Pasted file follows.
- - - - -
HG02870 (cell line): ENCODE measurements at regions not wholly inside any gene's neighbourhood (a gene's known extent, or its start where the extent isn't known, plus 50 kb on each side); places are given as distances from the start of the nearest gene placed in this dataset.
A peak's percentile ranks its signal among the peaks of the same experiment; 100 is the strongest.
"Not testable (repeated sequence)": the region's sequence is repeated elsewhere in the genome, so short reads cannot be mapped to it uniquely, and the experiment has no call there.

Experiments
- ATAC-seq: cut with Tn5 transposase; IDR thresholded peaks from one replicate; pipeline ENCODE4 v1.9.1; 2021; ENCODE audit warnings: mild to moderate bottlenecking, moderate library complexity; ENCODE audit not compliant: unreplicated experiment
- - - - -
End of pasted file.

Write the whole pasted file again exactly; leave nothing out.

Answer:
HG02870 (cell line): ENCODE measurements at regions not wholly inside any gene's neighbourhood (a gene's known extent, or its start where the extent isn't known, plus 50 kb on each side); places are given as distances from the start of the nearest gene placed in this dataset.
A peak's percentile ranks its signal among the peaks of the same experiment; 100 is the strongest.
"Not testable (repeated sequence)": the region's sequence is repeated elsewhere in the genome, so short reads cannot be mapped to it uniquely, and the experiment has no call there.

Experiments
- ATAC-seq: cut with Tn5 transposase; IDR thresholded peaks from one replicate; pipeline ENCODE4 v1.9.1; 2021; ENCODE audit warnings: mild to moderate bottlenecking, moderate library complexity; ENCODE audit not compliant: unreplicated experiment